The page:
I'm trying to make a neural network in pytorch that picks the parameters of a nonlinear function, the radius and (x,y) center of a circle in the example below, based on a sample of values from the nonlinear function.
More concretely, the neural network trained in the code below takes as input 100 (x,y) points on a circle and outputs radius, x_center, y_center of the circle.
I don't consider this a very difficult problem, but the trained neural network doesn't work very well, as you can see from two example plots after the code. How can the code be improved?
And in case this informs your recommendation, the goal is not to fit circles, which no one needs a neural network to do. I'm trying to use a neural network to calculate 9 parameters in a nonlinear function taking a single real valued input and outputting a complex number f(t) -> a + b*sqrt(-1). The input into the neural network is 54 complex values, and the output is 9 parameter values. I am guaranteed that the 54 complex input values can always be well approximated by f(t) with an appropriately picked 9 parameters. The parameters can easily be guessed by a human because different parameters intuitively change the shape of the complex curve, but I've been unable to use a minimization math algorithm for curve fitting. The problem is there are a lot of local minima the minimization algorithms can encounter before reaching the global minimum. The goal of the neural network is to get a good guess of the 9 parameters at the global minimum for a minimization math algorithm to be close to the global minimum initially, and thus converge to the global minimum rather than get stuck at a local minima.
You probably guessed that I know a bit of math, but I don't know much about machine learning. I was able to pick it up pretty quickly because of my math background, but I am severely lacking in practical experience. I don't know what to do at this point other than randomly changing the number of samples on a circle, number of examples circles, adding more layers to the neural network, adding different types of layers to the neural network, changing the loss function, changing the learning rate, changing the optimizer, changing the loss function, et cetera, but I have no method to my madness.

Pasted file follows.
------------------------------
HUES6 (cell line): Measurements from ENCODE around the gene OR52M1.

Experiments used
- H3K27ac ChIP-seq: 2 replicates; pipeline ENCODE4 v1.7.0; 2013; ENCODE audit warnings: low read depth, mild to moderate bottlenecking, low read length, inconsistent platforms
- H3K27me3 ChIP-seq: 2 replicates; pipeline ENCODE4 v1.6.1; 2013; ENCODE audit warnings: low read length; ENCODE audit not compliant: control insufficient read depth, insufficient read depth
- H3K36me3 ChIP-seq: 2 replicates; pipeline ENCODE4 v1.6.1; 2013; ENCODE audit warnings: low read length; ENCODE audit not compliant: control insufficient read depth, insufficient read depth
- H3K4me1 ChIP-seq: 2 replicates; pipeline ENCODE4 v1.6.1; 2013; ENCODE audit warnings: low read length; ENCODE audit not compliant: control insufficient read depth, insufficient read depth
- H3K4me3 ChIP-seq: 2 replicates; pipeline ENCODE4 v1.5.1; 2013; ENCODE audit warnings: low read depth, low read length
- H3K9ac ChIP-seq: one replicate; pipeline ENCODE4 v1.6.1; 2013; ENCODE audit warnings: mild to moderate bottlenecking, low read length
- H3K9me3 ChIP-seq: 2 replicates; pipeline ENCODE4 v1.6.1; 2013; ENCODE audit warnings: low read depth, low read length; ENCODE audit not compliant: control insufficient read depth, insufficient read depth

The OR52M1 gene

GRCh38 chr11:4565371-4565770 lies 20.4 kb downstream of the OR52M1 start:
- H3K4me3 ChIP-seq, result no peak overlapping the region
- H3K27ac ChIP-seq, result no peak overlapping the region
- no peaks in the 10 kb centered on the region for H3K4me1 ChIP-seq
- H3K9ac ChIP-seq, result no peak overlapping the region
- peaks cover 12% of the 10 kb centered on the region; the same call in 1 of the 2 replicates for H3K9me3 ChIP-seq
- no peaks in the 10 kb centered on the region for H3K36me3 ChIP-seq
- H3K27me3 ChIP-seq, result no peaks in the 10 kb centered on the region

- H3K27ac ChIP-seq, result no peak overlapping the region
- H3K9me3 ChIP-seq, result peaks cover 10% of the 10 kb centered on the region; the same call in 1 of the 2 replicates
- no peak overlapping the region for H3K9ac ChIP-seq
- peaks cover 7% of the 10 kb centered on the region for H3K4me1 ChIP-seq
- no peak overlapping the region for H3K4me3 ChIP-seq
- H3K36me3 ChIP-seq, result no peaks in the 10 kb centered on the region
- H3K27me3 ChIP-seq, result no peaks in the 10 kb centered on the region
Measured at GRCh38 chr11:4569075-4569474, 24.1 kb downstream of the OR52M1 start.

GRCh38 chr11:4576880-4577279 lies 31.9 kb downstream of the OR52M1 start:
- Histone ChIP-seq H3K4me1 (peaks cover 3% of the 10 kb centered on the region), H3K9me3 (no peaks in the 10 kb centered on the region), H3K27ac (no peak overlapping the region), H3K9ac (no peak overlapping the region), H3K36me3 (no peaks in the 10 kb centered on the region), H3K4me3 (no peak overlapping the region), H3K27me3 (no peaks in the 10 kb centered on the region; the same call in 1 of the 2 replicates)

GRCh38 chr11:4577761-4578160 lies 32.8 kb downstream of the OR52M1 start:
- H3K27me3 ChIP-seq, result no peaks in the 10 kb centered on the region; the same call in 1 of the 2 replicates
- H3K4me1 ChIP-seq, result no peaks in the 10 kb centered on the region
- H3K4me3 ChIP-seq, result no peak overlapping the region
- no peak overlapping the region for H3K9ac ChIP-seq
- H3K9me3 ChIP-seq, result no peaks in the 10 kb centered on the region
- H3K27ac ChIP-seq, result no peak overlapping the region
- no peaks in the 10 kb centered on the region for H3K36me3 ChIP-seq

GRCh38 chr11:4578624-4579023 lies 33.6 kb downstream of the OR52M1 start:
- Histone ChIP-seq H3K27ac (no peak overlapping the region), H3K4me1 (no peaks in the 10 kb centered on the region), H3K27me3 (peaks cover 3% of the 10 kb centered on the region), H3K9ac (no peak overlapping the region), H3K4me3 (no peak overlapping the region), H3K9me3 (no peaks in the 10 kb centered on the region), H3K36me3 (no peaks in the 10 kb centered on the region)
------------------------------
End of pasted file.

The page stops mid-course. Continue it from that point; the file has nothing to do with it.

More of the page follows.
I've found someone who did almost what I need. This paper paired with this github repo used 1,000 samples in a set of 100,000 with 1% failure rate, so there's hope. I have to dig deeper for the innards of their neural network training.
import torch import numpy as np import math import matplotlib.pyplot as plt #circle parameterized by t, < x(t) , y(t) > t_parameter = np.linspace(-math.pi, math.pi, 100) #create random radius,(x,y) center or circle paired with points on circle evaluated at all t in t_parameter examples = 1000 max_radius = 4 random_rxy = np.random.rand(examples,3) input_list =  for i in range(examples): r_rand = random_rxy.item(i,0) * max_radius x_rand = random_rxy.item(i,1) * 7 - 2 #-2 < x_rand < 5 y_rand = random_rxy.item(i,2) - 2 #-2 < y_rand < -1 x_coordinates = [r_rand*math.cos(t) + x_rand for t in t_parameter] y_coordinates = [r_rand*math.sin(t) + y_rand for t in t_parameter] input_list.append(x_coordinates + y_coordinates) input_tensor = torch.Tensor(input_list) output_tensor = torch.Tensor(random_rxy) print(input_tensor) ''' tensor([[ x_0_0, x_0_1, ..., x_0_99, y_0_0, y_0_1, ..., y_0_99 ], [ x_1_0, x_1_1, ..., x_1_99, y_1_0, y_1_1, ..., y_1_99 ], [ x_2_0, x_2_1, ..., x_2_99, y_2_0, y_2_1, ..., y_2_99 ], ..., [ x_997_0, x_997_1, ..., x_997_99, y_997_0, y_997_1, ..., y_997_99 ], [ x_998_0, x_998_1, ..., x_998_99, y_998_0, y_998_1, ..., y_998_99 ], [ x_999_0, x_999_1, ..., x_999_99, y_999_0, y_999_1, ..., y_999_99 ]]) ''' print(output_tensor) #radious, x circle center, y circle center ''' tensor([[r_0, x_0, y_0 ], [r_1, x_1, y_1 ], [r_2, x_2, y_2 ], ..., [r_997, x_997, y_997], [r_998, x_998, y_998], [r_999, x_999, y_999]]) ''' #define model and loss function. model = torch.nn.Sequential( torch.nn.Linear(200, 200), torch.nn.Tanh(), torch.nn.Tanh(), torch.nn.Linear(200, 3) ) loss_fn = torch.nn.MSELoss(reduction='mean') #train model learning_rate = 1e-4 optimizer = torch.optim.Adagrad(model.parameters(), lr=learning_rate) for t in range(10000): # Forward pass: compute predicted y by passing x to the model. output_pred = model(input_tensor) # Compute and print loss. loss = loss_fn(output_pred, output_tensor) if t % 100 == 99: print(t, loss.item()) ''' 99 0.0337635762989521 199 0.0285916980355978 299 0.025961756706237793 399 0.024196302518248558 499 0.022839149460196495 ... 9799 0.004136151168495417 9899 0.0040830159559845924 9999 0.004030808340758085 ''' #typical procedure optimizer.zero_grad() loss.backward() optimizer.step() print(output_tensor.tolist()) print(output_pred.tolist()) #[0.7722834348678589, 0.46600303053855896, 0.5080233812332153 ] #[0.7921068072319031, 0.46946045756340027, 0.49222415685653687] plt.xlabel('x') plt.ylabel('y') r_rand, x_rand, y_rand = output_tensor.tolist() plt.scatter([r_rand*math.cos(t) + x_rand for t in t_parameter],[r_rand*math.sin(t) + y_rand for t in t_parameter],label="Measured Data") r_rand, x_rand, y_rand = output_pred.tolist() plt.scatter([r_rand*math.cos(t) + x_rand for t in t_parameter],[r_rand*math.sin(t) + y_rand for t in t_parameter],label="Fit Data") plt.legend(loc='upper right') plt.tight_layout() plt.show()